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Review: Southern Bastards #8

Previously: “Southern Bastards #7

With its eighth issue, Southern Bastards‘ second arc “Gridiron” comes to an end, and boy do Jasons Aaron and Latour know how to end a fucking arc. The series’ first arc “Here Was a Man” culminated in Southern Bastards #4, and I said then it was probably the best arc I had ever read. With its second arc, this series has only managed to improved upon itself.

Southern Bastards #8 | Cover

Southern Bastards rivals any story you’ve ever read

In “Here Was a Man”, we were introduced to Earl Tubb; Craw County, the hometown he hated; and the many colorful characters who inhabit this horrible, yet oddly quaint, county. That arc laid the groundwork of a taut and thrilling southern crime drama, with Goodfellas-level potential. With its world constructed, complete with its hero and villain identified, Southern Bastards could easily coast on that potential for who knows how long, but no. The Jasons chose to crumple that potential up into a ball, throw it on the ground, and piss on it. That sounds like a bad thing, but it was such a badass move. If “Here Was a Man” rewrote the book on how to establish a world of characters in just four issues, “Gridiron” has already thrown that book into the furnace and is now working off-script.

In case those metaphors were too convoluted to follow, I’ll say it as plain as I know how: Southern Bastards is storytelling that will make you slap your mother.

Southern Bastards #8 | Blam!

Not content with just building a suspenseful southern crime drama and peppering it with southern cooking, high school football, and backwoods violence; after the series first arc finale deconstructed everything you thought you knew about Southern Bastards, Aaron and Latour completely abandoned that storyline and took us back to a simpler time. This was a time when Euless Boss was just a boy and dreamed only of making the football team. You didn’t know it at the time, but you would soon be rooting for the character whose blood you had just wanted. Somehow, the southern crime drama detoured into a feel-good sports story; like, ESPN could do a 30 for 30 documentary on the life of Euless Boss (it would be called “From Useless to Ruthless”, of course).

Now, don’t get me wrong; series do this all the time. In one series, you’ll often have different themes and storylines over time, of course. What makes this great is how quickly it was done; Aaron and Latour have built two very different stories using two very different genres, and not only have they nailed both of them, but they’ve managed to create a world where both organically live together. I’m sure that’s thanks in part to the nature of football in the south; to many, it’s like religion, so that innate intensity lends itself very well to mixing with crime drama. However, that’s like saying BBQ is good because the pig was happy; it ignores the level of craftsmanship it clearly takes to make this happen. Both Jason Aaron and Jason Latour have created a series in Southern Bastards that rivals any story you’ve ever read.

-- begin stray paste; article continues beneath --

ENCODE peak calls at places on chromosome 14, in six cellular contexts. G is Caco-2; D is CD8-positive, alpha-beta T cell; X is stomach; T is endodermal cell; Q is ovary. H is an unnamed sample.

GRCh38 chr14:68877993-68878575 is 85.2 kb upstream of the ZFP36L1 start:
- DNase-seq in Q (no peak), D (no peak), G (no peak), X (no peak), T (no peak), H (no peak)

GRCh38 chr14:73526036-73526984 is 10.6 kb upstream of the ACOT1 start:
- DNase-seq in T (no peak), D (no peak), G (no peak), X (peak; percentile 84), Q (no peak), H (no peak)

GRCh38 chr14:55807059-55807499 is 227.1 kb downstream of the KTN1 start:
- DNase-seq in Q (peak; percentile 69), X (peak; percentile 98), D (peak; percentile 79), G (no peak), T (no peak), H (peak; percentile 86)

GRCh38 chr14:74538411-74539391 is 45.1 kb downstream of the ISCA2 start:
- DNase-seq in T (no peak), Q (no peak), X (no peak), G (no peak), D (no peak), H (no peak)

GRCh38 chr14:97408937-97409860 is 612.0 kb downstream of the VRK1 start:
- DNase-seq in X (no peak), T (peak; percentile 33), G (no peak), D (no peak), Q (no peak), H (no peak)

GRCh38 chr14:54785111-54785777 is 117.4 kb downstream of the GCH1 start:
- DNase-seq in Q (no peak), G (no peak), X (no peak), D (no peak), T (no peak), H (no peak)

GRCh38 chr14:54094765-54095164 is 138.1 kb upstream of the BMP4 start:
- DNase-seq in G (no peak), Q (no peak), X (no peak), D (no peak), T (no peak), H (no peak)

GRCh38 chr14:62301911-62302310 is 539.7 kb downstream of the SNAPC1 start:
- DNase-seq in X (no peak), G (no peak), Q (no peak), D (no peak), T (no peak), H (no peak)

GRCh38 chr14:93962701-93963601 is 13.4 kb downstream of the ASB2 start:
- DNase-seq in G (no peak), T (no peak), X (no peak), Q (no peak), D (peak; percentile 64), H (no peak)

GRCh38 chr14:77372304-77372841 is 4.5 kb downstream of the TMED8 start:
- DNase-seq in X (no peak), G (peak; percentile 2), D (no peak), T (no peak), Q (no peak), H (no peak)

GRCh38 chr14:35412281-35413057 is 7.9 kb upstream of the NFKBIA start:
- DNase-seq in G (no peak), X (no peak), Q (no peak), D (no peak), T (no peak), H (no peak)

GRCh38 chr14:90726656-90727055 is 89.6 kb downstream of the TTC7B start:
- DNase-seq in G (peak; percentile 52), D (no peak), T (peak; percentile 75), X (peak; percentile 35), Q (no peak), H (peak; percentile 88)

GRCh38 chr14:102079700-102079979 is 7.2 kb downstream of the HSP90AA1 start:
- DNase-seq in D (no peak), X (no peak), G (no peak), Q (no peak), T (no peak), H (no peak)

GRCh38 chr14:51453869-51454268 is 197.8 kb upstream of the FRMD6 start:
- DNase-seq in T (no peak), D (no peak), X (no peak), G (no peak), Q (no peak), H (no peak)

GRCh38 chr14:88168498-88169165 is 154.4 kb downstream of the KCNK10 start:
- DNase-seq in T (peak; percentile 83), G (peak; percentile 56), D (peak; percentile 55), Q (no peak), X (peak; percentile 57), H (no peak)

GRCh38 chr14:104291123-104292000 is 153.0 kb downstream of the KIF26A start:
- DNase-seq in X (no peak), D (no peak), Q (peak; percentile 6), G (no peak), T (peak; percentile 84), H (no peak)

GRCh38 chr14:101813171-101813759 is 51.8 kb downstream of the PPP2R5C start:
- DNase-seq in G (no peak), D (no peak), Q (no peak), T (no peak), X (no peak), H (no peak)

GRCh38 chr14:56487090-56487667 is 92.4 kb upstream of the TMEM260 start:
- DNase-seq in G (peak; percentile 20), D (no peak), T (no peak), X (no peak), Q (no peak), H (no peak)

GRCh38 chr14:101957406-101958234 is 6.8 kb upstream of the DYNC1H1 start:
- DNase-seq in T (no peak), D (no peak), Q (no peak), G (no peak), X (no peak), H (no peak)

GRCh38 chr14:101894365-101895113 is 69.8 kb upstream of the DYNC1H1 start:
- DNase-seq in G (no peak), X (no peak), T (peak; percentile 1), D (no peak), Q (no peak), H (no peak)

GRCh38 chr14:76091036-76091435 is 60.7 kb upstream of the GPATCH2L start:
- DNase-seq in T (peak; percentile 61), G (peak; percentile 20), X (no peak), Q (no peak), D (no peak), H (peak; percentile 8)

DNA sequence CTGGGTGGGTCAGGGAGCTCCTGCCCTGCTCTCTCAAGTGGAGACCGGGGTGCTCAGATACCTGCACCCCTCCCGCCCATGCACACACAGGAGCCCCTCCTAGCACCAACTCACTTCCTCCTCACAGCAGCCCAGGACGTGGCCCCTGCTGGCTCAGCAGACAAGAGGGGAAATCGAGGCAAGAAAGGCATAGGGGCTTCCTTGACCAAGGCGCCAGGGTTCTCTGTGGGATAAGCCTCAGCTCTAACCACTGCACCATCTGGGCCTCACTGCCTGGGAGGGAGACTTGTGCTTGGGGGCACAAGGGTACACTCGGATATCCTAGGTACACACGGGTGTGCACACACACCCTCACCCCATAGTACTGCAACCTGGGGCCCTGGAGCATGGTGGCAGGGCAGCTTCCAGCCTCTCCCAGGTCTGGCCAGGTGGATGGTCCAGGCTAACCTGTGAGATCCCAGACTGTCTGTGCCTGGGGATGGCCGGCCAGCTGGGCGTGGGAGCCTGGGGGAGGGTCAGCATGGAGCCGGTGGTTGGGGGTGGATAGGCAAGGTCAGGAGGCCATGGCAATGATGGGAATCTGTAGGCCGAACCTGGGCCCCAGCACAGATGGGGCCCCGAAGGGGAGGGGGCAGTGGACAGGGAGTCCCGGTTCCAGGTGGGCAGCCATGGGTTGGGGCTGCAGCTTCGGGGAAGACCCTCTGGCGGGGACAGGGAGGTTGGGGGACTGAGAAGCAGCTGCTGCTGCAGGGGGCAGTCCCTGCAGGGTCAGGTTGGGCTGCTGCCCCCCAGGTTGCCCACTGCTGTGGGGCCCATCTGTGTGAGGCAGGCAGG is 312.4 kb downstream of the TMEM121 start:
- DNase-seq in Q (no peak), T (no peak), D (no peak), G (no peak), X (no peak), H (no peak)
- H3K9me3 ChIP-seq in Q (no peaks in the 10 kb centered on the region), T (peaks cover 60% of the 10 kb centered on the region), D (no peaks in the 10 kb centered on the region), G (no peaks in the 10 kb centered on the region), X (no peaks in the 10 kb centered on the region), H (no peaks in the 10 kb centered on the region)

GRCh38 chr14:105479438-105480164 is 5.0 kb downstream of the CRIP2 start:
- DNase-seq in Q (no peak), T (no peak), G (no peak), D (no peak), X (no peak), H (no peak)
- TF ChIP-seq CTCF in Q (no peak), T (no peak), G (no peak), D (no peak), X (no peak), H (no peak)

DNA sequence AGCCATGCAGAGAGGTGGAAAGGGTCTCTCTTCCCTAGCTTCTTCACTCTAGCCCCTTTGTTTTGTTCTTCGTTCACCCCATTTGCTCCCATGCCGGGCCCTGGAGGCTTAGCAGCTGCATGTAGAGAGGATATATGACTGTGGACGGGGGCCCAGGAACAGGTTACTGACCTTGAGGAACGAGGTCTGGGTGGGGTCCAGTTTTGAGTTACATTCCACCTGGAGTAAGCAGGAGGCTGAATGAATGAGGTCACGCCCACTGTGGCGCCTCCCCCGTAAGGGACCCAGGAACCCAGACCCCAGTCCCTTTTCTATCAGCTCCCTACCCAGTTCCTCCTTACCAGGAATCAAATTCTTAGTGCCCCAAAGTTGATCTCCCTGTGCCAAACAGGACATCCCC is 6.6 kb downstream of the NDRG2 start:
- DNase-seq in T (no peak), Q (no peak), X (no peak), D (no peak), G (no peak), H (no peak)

Southern Bastards #8 | Quit

“Owe you? I don’t owe you shit, boy! ‘Cept a mess a’ fuckin’ ass whoopins!”

The whole point of “Gridiron” has been to tell the origin story of Euless Boss and how he became the Coach Boss we loved hating in “Here Was a Man”. That origin, of course, was told through the prism of high school football, daddy issues, and the Pyrrhic nature of crime. The arc’s first three issues were largely built on Euless’ plight and his struggle to be better than anyone–save one person–ever thinks he has a right to be; what we get in issue #8 is that cold-blooded realization that he is not better. We knew exactly who he was before we started this arc; we already saw who he is, and yet, we were still forced to think he could escape his future. How Aaron and Latour are able to tie these two disparate tales together so quickly and so neatly cannot be praised enough.

Score | 10/10It should be clear, but if not, I will say it as many times as it need be said: if you are not reading this, for God’s sake, read the damn thing. Every page of this series screams that it could easily be a movie or television series, but with each passing issue, I get further away from that idea; I honestly don’t know that a movie or television series could tell this story as well as it has already been told, and it’s only eight issues in. Another arc as good as these first two, and the Jasons might well have just published themselves right out of a potential adaptation.

Speaking of the next arc, in this issue’s letters section, Jason Aaron reveals the next arc will be titled “Homecoming”, and it will change things up, yet again. This arc will have each of its issues following a different character, and each issue will take place in the week leading up to Craw County’s homecoming game against their hated rivals. Reading that, I honestly have no idea what to expect; all I can confidently predict is I will eagerly await the day in June when this series returns with that arc’s first issue.

About John Elrod II (285 Articles)
John is currently untitled. This complete lack of definition would drive most into abject bitterness and utter despair, but not someone of John’s virility. No, John is the picture of mental stability and emotional platitude.

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